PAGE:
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The Ravalli Republican. [volume] (Stevensville, Mont.) 1894-1899, November 14, 1894, Image 1

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Vol. I. STEVENSVILLE, RAVALLI COUNTY, MONTANA, WEI)NESD1)AY, NOVEMBER 1, 1894. No. 138.
v o01. i.
MIS~ M, COW
General Dealers in
ALL KINDS OF MERCHANDISE.
6roceries,
Dry Goods,
GENTS' FURNISHIlNGS,
Boots and Shoes,
HARDWARE,
Agricultura1 Implements
ETC.
Missoula Mercantile Co.
STEVENSVILLE, - - MONTANA.
THE MISS. MER. CO.
CORVALLIS,
Carry an Irnmense Stock of
General
Merchandise
NEW GOODS CONSTANTLY ARRIVING.
OXFORD SACKS and FROCKS.
CAMBRIDGE
FANCY and PLAIN WORSTEDS.
F- 9 CASSIMERES, CHEVIOTS.
Jersey Worsted, SUITS
DY ' Cheviots,Seoteh Tweed SUlI
A FULL LINE OF
6ROCERIES
Buggies, Carts, Wagons,
Harness, Hardware,
OF EVERY DESCRIP'I'ION.
MISSOULA MERCANTILE C0.
A NEW COMPETITOR.
Japan's Rapid Advance in Commercial
Business.
The remarkable advance that Ja
pan has made in the art of war is
equalled only by her progress in the
arts of peace. She has been quick to
adopt western methods and ideas
both in war and peace. The pro
gress she has made, in a compara
tively short time, in the art of war
has been demonstrated in her recent
contests on land and sea with China,
a much richer, and, in point of num
bers, more powerful nation. Already
European governments regard Japan
as a power that must be consulted in
the future in the settlement of any
questions which may affect her.
The United States has no concern
over the development of Japan as a
war power. IBut we have an interest
in her commercial development. And
while Europe looks at tile war side,
it may be interesting to us, in the
light of tariff rednctions, to give
some attention to Japan as a comnimer
cial competitor.
In 188) we exported to Japan a to
tal of $4,619,985 of merchandise, and
in 1803 a total of $3,195,494, showing
a decline in exports of $1,424,491 in
four years. In 1889 the imports
from Jalan were in value $16,687,
952, and in 1893 the aggregate was
$27,454,220, shown.g tan increase in
imports in that time of $10,756,258.
Japan increased her exports to the
United States largely each year, al
though sihe bought less of us, which
is another proof of the free tradd fal
lacy that in order to sell to a nation
we must buy fronm it.
But the chief interest-lies in the
fact that Japan is beginning to send
to the United States manufactured
articles which we might be expected
to send to her. Our imnports from
Japan last year included hats, bon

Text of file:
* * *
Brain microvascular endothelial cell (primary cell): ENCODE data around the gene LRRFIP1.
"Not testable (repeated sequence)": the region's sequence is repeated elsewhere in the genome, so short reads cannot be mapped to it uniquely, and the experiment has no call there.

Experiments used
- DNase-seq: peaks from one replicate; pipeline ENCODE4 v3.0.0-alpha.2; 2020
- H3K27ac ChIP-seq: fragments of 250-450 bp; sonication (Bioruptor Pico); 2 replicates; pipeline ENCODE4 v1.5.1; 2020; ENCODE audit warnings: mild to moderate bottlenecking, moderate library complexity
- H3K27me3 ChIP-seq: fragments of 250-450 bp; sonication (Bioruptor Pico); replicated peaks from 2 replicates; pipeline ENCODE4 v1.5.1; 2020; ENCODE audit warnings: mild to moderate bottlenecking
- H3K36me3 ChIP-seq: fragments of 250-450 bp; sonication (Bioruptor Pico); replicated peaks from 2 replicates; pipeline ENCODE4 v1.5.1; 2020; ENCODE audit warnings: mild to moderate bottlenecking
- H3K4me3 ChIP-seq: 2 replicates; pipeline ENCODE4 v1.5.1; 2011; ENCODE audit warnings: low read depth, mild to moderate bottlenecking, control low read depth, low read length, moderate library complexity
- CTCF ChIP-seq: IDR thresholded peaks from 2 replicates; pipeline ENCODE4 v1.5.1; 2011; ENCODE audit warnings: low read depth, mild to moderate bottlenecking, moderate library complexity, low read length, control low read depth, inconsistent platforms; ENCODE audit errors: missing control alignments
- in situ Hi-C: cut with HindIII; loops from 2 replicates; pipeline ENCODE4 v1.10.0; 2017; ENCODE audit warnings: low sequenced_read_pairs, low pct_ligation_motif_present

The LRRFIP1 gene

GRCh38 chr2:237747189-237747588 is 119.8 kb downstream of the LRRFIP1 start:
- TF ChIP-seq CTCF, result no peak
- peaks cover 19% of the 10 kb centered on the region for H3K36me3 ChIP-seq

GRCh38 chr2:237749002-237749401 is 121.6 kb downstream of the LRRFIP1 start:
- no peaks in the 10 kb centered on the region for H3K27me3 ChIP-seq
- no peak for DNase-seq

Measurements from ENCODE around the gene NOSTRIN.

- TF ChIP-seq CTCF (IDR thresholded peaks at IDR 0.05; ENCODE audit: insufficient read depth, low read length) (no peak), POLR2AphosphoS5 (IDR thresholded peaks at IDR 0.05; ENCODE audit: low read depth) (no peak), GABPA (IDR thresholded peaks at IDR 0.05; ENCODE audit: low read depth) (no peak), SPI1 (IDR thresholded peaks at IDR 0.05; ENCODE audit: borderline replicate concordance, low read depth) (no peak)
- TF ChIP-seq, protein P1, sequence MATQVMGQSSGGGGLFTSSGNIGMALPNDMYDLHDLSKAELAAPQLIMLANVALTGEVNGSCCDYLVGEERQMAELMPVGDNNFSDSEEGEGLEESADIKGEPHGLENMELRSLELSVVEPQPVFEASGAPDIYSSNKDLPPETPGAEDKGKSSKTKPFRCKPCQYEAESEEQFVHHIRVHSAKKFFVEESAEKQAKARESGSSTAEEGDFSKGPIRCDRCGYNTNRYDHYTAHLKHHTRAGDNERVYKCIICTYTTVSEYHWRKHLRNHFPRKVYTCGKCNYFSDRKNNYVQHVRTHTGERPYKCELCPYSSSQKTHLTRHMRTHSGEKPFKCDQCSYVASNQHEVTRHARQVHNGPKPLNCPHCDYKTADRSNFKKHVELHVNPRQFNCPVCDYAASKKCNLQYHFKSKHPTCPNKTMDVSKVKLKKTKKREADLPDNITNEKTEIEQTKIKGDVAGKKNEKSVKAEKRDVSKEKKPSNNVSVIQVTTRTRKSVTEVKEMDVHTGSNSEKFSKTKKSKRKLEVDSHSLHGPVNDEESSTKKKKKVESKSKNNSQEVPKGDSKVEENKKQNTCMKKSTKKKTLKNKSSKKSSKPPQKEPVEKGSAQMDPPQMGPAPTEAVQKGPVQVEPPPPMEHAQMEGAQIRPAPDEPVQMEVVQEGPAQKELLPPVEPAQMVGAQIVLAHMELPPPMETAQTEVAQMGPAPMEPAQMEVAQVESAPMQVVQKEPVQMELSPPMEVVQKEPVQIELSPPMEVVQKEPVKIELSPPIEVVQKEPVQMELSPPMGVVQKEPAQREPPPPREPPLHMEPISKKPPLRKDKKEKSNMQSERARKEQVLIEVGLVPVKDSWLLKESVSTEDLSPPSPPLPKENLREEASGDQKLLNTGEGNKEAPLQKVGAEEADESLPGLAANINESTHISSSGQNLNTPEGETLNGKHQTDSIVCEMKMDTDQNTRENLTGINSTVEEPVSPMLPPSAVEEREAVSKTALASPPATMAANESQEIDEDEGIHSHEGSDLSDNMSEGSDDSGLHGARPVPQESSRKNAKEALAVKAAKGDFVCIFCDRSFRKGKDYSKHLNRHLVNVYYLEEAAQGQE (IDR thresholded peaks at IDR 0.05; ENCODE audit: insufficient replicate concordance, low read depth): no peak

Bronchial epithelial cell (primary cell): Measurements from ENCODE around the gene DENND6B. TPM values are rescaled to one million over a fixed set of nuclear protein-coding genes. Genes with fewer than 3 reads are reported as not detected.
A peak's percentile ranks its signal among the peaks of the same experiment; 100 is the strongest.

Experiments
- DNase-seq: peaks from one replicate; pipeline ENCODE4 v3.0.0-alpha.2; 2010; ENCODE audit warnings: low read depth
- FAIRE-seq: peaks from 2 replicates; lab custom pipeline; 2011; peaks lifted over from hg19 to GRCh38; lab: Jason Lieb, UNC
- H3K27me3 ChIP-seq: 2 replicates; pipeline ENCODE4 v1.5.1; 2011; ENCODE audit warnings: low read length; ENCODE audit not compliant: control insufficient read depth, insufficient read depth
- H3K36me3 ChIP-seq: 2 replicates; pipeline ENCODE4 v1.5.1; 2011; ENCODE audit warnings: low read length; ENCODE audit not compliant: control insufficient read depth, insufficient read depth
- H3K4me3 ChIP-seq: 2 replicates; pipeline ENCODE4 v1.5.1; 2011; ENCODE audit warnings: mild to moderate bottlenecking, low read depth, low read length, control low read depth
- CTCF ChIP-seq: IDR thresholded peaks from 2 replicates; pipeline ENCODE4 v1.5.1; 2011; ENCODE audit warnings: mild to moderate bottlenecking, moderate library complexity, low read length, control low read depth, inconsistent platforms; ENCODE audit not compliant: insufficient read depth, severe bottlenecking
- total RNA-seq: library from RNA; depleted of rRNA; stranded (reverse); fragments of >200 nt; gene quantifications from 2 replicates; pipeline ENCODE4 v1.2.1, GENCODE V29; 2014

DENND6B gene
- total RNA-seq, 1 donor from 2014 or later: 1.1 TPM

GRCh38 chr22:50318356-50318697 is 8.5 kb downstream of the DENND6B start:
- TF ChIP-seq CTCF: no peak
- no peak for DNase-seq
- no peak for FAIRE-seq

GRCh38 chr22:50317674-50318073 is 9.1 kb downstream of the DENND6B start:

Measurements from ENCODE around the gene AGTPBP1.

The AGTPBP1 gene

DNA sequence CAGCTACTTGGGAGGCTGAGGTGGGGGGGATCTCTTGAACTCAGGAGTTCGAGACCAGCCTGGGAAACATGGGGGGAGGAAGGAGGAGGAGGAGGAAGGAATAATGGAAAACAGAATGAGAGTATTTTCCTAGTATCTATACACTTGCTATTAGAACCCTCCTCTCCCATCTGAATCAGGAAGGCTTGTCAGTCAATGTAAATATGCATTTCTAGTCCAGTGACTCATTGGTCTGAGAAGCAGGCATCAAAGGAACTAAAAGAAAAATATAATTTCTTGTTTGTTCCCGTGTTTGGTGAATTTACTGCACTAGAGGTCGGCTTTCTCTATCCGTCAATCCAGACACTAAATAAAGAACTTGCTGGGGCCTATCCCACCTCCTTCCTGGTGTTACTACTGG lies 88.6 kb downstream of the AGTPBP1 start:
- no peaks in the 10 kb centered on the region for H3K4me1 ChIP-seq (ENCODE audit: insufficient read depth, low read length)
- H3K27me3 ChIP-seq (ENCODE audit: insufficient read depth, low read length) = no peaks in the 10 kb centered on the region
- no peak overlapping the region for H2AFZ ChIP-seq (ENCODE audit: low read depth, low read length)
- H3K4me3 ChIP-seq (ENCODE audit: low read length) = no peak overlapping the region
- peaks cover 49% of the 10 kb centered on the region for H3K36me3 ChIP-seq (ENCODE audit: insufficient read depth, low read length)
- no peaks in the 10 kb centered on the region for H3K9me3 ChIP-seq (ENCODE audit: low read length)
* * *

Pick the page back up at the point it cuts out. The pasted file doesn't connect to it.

nets, paper stock, earthen, stone and
china ware, metal manufactures, silk
goods, paper, and so on.
We bought of her 63,347,834 worth
of silk manufactures, that being the
gold valua.tion in Japan. A.s the new
tariff makes a large reduction in the
duties on these goods the imports
will naturally greatly increase. That
is almost a new trade with Japan. In
1889 the imports of silk goods were
only .8780,069 in value. With this
rapid increase under the higher du
ties imposed by the McK!inley tariif,
whet may be expected under the niew
law? It is a bad outlook for Ameri
can labor in the silk mills. Linen
and cotton collars are now imported
from Japan. arnd the imports of
earthen, stone and china ware have
doubled in four years, despite the in
creased duties, and so with other
things.
Within a few years Japan has in
troduced the most improved machin
cry for manuallfacturihg purposes, and
lthis has resulted ill a mnarked im
provement in her exports. In 1884
she employed 10,000 workmen to
produce 73,500.000 pieces of pottery:
four years later 27,000,000 workmen
produced 126,,000,000 pieces. The
exlports more than doublled in that
time. Silk manufactures have been
developed in a like manner. But the
greatest progress has been made it
cotton goods. In 188-1 there were
35.000 bobbins, now there are ovel
400,000, and she consumes three
times more of raw cotton than slt,
did seven years ago.
The labor is of the kind that never
strikes, and is paid 12 cents a day fol
a ian and 6 cents for a woman. Tlht
pl:ople are inventive and artistic, an(
it is evident that they will be able tt
undersell any colnpetitor. Amnott
their new industries are watchinak
in,, rope walks, g-lass works, brew
eries aind tannerties, in whiich Euro
pean processes are itsed. Tley mitak
boots and shoes, clothes, knit goid
and prel.ty much r verythings else tha
is prodtueed inl tihe Unitedl Stutes.
'iThey have protited byi our inistruc
tion and our mechanical devices. Al
thmey Wallati nor is our market, an
that thie detlortt.i plarty hlas give
to them.
Ito!d Up a Town land Commit Murder.
OCoFFElviLLic, NoV. 9.---Twt nlem
bers of the Cook ganI plulnderld th
town (f Lenapah, ltl I. T., and left
bloody trail belhind tlhemn this after
noon. They entered tihe town ill th
character of bold ba.ndiits, witholu
any attemlpt at cotncealilhnellt, all